Griffith, Sir Richard John (1784–1878), public servant, surveyor, and geologist, was born 20 September 1784 at 8 Hume St., Dublin (the house is marked by a plaque), son of Richard Griffith (qv), MP for Askeaton, deputy governor of Co. Kildare, and director of the Grand Canal Co. of Ireland, and Charity Yorke (née Bramston; d. 1789) of Oundle, Northamptonshire. His father had made a considerable fortune with the East India Co., but lost a great deal of money during the building of the canals.
Griffith spent much of his childhood at his father's estate at Millicent, Co. Kildare. He was educated at a number of provincial schools, in Portarlington, Queen's Co. (Laois), and then Rathangan, Co. Kildare, and at the age of 15 joined the Royal Irish Regiment of Artillery in 1800. His army sojourn was short; following the enactment of the act of union in 1801, Griffith resigned his commission (but continued to receive full pay) and went to London, where he studied geology, chemistry, and mineralogy at William Nicholson's Scientific Establishment for Pupils. At much the same time he also studied chemistry under Robert Perceval (qv) of TCD. In 1806 he was in Edinburgh, where he attended the lectures of Robert Jameson, and moved in the city's scientific circles, becoming a fellow of the Royal Society of Edinburgh the following year.
Between 1809 and 1813 he served as one of a number of engineers appointed to investigate and map bogs for the Irish bog commissioners, and produced a valuable report on the bog of Allen. Recognising his newly acquired geological expertise, the Dublin Society in 1809 commissioned him to survey the Leinster coalfield; his report and map were published in 1814, and he followed this with similar reports for the Connacht coalfield (1819) and that of Co. Tyrone and Co. Antrim (1829). He served as the society's mining engineer (1812–39), which required him to deliver a public course of lectures, and was engaged in road and bridge building in the south-west of the country (1822–36). During this period he was responsible for laying out 243 miles of roads and erecting eighteen bridges; his finest bridge is that of five arches which spans the River Feale at Listowel, Co. Kerry.
Griffith is today mainly remembered for his work as commissioner of the general survey and valuation of rateable property (1830–64). He was responsible for overseeing two important surveys. The first general survey undertaken was the ‘perambulation’ or ‘boundary survey’, which mapped the extent of the 68,000 townlands in Ireland. The second tenement valuation survey, now known as the ‘Griffith valuation’, was established in 1846 and charged with estimating the value of land holdings, data that was then used to determine local taxation levies. From 1836 he was a commissioner of railways (the commission deliberated until 1838 on the most suitable routes for Ireland's developing rail network), and later was appointed deputy chairman, and subsequently chairman, of the board of works, positions he held between 1846 and 1864.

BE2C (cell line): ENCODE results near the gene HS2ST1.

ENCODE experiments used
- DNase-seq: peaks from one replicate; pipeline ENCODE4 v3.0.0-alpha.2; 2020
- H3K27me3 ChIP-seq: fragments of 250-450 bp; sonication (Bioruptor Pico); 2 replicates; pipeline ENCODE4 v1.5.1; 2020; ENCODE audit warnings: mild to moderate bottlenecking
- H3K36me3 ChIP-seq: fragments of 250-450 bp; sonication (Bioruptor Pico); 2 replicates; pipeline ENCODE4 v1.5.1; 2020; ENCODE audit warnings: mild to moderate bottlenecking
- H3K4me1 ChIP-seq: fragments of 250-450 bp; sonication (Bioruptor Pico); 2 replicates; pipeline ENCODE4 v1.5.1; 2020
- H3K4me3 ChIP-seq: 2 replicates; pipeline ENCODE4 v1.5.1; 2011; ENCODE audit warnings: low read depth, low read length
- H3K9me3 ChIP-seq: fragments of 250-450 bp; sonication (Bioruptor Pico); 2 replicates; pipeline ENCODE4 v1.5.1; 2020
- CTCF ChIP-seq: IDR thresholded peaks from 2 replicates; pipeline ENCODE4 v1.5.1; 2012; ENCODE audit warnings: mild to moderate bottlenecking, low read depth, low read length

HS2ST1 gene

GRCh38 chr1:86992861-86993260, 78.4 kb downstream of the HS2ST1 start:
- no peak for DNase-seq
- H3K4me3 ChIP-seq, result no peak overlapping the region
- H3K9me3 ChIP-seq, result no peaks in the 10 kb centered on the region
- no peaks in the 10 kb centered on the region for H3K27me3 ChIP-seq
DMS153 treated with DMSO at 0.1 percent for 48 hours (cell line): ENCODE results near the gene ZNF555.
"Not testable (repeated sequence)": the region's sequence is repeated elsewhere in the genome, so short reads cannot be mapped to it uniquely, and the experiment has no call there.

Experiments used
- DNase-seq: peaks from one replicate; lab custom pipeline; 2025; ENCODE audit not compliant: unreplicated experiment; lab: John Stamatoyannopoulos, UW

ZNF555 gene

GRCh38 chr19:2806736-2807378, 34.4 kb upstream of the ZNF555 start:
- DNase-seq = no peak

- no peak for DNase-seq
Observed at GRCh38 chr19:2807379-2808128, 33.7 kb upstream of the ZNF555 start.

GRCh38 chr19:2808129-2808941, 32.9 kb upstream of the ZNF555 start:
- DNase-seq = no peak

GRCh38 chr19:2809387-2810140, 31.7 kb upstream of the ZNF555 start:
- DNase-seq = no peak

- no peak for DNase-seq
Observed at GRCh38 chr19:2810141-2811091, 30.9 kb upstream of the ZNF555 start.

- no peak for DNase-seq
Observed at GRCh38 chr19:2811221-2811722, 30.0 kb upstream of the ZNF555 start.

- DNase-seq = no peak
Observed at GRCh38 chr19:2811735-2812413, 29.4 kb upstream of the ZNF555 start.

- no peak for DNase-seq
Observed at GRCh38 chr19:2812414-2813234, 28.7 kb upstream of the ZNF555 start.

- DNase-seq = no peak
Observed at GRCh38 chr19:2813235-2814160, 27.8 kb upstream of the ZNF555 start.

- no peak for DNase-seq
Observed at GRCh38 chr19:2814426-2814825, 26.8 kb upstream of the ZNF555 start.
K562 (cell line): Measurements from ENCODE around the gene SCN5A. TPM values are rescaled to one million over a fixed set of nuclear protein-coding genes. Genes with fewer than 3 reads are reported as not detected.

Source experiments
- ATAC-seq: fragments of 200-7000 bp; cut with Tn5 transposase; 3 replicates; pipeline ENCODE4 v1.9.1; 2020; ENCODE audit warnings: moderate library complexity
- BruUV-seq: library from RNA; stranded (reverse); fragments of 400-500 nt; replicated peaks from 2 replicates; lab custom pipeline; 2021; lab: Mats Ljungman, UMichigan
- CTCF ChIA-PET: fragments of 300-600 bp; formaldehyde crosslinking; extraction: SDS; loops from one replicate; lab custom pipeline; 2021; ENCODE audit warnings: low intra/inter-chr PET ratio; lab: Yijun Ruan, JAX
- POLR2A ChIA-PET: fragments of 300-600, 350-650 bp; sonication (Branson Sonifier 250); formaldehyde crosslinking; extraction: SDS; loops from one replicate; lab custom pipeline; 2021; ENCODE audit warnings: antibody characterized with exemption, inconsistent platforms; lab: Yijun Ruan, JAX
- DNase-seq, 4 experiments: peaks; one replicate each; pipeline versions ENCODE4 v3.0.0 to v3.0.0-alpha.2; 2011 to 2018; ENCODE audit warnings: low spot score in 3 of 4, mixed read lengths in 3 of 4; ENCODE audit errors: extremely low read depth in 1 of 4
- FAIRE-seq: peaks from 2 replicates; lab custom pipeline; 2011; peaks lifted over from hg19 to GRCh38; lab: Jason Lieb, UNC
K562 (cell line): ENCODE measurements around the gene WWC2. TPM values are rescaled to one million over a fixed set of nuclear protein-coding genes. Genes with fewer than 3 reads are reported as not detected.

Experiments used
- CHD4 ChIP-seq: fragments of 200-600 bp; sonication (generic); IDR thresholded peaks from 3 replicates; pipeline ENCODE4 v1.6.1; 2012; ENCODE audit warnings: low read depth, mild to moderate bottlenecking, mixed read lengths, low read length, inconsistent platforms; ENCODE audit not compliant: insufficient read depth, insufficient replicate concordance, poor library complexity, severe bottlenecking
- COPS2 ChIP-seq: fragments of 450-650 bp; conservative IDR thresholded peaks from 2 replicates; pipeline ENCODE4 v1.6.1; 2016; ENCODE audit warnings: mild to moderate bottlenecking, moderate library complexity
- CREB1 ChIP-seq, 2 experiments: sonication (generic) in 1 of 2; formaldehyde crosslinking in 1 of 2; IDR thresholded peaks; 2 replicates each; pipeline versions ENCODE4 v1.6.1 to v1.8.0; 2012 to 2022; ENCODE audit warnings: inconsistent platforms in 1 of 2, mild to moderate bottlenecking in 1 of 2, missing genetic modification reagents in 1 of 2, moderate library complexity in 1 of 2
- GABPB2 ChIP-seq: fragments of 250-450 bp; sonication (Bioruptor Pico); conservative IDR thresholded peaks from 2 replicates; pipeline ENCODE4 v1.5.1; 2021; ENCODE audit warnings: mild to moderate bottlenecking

Through his own field observations and through those of a number of members of the valuation staff, most notably Patrick Ganly (qv), Griffith acquired a comprehensive knowledge of the geology of Ireland. He was determined to produce a geological map of the country that would match William Smith's 1815 geological map of England and Wales, and in 1839 he persuaded the railway commissioners to publish such a map at the scale of a quarter of an inch to the mile; further revised versions appeared up till 1855. Griffith was very proud of his geological cartographic achievement but failed to acknowledge the major contribution of others in its genesis. His fossil collections were described in two monographs (1844, 1846) by Frederick M'Coy (qv), and these remain important sources for modern-day palaeontological research.
Griffith was an active and founder member of the Geological Society of Dublin and its successor the Royal Geological Society of Ireland, serving on the council for many years and as its president (1836, 1840). He was elected an honorary member of the Geological Society of London (1808) and an MRIA (1819), and was president of the geological and geographical section at the 1835 Dublin meeting of the British Association for the Advancement of Science. TCD conferred on him an honorary LL.D. (1849) and honorary MAI (1861). In 1854 he was awarded the Wollaston medal by the Geological Society of London. He was elected president of the Institution of Civil Engineers of Ireland (1850–55; 1861–63).
Griffith had a remarkable, long, and varied career as a public servant, and he was rewarded for this work with a baronetcy in 1858. He died 22 September 1878 at his home, 2 Fitzwilliam St., Dublin (marked, like his birthplace, with a plaque), and is buried in a prominent position in Mount Jerome cemetery, Dublin. A marble bust by Sir Thomas Farrell (qv) is in the possession of the RDS. He married (September 1812) Maria Jane Waldie (1786–1865) of Kelso, Scotland. They had one son – George Richard (d. 1889), who later took the surname Waldie-Griffith on inheriting his mother's family Scottish estate in 1865 – and four daughters. His eldest daughter Jane, was thought to have eloped to America at the age of 16, and was apparently never mentioned in the family circle again.